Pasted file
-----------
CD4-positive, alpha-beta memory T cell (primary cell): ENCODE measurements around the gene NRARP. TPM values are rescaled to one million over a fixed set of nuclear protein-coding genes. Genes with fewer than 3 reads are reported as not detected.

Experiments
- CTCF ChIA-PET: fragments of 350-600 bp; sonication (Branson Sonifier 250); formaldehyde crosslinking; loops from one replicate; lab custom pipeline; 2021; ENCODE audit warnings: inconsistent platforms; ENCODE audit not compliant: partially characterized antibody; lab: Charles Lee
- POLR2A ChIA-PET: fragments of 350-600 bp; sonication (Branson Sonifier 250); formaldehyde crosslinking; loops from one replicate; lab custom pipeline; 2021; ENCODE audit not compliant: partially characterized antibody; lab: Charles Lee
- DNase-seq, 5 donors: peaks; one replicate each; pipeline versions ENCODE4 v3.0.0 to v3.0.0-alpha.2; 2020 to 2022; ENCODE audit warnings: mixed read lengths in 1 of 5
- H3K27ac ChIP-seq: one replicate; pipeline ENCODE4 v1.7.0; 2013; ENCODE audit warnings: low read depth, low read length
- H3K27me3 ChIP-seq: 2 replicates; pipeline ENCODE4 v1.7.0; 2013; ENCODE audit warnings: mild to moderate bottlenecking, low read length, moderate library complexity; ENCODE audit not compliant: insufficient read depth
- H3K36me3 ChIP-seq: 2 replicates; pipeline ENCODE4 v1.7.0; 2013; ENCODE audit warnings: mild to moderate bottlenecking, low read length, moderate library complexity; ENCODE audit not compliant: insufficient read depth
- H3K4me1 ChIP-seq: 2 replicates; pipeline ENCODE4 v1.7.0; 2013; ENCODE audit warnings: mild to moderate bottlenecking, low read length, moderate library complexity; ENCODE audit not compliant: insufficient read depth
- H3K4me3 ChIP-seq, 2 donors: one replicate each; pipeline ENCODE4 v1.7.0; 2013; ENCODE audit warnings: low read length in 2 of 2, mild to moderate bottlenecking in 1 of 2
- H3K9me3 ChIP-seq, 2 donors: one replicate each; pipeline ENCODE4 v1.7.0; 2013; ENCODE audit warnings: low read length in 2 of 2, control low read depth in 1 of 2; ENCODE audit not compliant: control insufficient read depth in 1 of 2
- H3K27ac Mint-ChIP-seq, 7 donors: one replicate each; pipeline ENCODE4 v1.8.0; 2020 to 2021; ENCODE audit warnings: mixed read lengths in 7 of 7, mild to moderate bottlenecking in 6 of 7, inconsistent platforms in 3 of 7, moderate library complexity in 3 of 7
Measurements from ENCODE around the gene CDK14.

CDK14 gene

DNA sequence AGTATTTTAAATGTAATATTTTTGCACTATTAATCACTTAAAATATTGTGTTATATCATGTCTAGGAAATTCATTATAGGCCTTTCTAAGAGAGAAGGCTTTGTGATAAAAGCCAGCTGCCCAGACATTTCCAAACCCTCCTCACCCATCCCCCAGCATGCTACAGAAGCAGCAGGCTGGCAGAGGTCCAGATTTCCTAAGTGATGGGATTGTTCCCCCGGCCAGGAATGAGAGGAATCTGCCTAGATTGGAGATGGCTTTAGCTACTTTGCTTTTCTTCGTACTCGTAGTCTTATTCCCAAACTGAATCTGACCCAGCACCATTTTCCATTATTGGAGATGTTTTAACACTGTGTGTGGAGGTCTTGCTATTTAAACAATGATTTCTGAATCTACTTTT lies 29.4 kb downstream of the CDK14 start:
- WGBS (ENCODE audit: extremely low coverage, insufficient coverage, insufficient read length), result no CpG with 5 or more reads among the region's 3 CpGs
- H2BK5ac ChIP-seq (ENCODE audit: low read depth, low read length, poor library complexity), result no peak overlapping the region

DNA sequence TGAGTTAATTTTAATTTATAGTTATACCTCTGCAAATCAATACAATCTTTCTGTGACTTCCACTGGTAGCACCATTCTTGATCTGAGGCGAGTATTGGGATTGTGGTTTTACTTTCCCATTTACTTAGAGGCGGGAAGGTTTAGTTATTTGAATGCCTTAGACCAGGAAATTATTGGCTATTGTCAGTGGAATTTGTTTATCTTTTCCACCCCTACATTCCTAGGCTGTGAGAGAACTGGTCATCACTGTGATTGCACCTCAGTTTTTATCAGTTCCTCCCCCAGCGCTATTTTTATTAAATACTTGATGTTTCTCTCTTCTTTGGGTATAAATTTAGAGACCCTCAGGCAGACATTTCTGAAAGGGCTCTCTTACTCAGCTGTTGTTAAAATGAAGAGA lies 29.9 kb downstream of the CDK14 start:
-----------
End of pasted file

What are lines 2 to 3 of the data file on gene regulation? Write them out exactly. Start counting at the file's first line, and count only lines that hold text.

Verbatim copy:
Experiments
- CTCF ChIA-PET: fragments of 350-600 bp; sonication (Branson Sonifier 250); formaldehyde crosslinking; loops from one replicate; lab custom pipeline; 2021; ENCODE audit warnings: inconsistent platforms; ENCODE audit not compliant: partially characterized antibody; lab: Charles Lee